That love for the sport isn’t enough though. Nope, on top of that you need to be committed to excellence. And that’s what makes you guys so strong . . . even at the grassroots level. The standards, guidelines, training and certification of almost everyone with “critical” roles to play is typically British. And leads to typically British excellence.
Go ahead and ask trackside personnel the same question you asked me. You’ll be surprised to hear them tell you how bad things are. And you know what? That’s a GOOD sign. Because objectively you guys do a fantastic job at the grassroots. There’s no money, no glory, and it sure ain’t sexy. But still, EVERYBODY wants to do it better. No one is complacent.
The UK’s love of motorsport and organisational qualities made your rescue services great. That constant desire to do it better is what KEEPS them great.
What about the folks in the front seat, the folks doing what I did?
The first thing to say is that there is a fundamental difference in how the medical service is organised in MotoGP, as compared to F1. With F1, the governing body, the guys who write the rules, also supply the people to liaise, coordinate and if need be work with the local team providing medical cover. The COMMERCIAL rights holder, has NOTHING to do with things.
In MotoGP, the FIM writes the regulations, and presumably has mechanisms to verify compliance. But the people at the circuit, sitting in the medical cars, work for Dorna, the commercial rights holder. Now I’ve not thought through the implications and complications of this (not sure it’s better or worse than the set-up in F1, just different), so I’ll simply point out the difference.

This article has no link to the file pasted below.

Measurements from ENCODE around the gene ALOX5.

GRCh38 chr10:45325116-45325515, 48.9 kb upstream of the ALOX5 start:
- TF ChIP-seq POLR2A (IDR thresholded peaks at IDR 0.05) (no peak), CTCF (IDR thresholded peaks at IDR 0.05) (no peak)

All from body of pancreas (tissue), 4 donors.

In the “old days”, that is up until shockingly recently, medical care for this championship was supervised by “Dr. Costa” and his Clinica Mobile. Usually described as a legend and a demi-god by non-medical people, he was certainly his own greatest admirer. If I had lawyers, and I don’t, they’d be waving their arms madly to prevent me from writing exactly what I think of the Clinica Mobile. So I won’t. Not even to say that – what’s that? – I can’t even say THAT? Ok forget it. You all get the message, right. Wink wink? Wink wink!
The death of Simoncelli was the catalyst for Dorna to bring in a group of people who were tasked with bringing medical cover and response from the Renaissance to the 21st century.
The team is 100% Spanish, which is normal given that Dorna is too. They’re a small, friendly and highly motivated group of doctors and paramedics. They’re on a very steep learning curve, given what would appear to be total neglect over years (either that or total, severely misplaced, faith in many of the local teams!) of medical and rescue training and standards at many of the circuits visited top-flight motorcycle racing.
Interestingly, from what I can see, they’ve been “parachuted” into this environment without having followed the “usual” path we all follow. That is, junior doc/nurse/paramedic paired with an experienced person for a season or so, then years of accumulating experience and knowledge about race procedures, the clinical epidemiology of the injuries seen, etc. Then being the senior person mentoring the junior. Then deputy chief, etc etc.
This is important.
Not having that shared background “in the trenches” has a number of consequences that will make their jobs a bit harder.
Credibility: it’s hard to realise just how important this is. The shared database of shivers and full bladders, snoozes and cold sweats, of radio failures and aborted starts is almost REQUIRED before most motorsport rescue people will take your comments on board.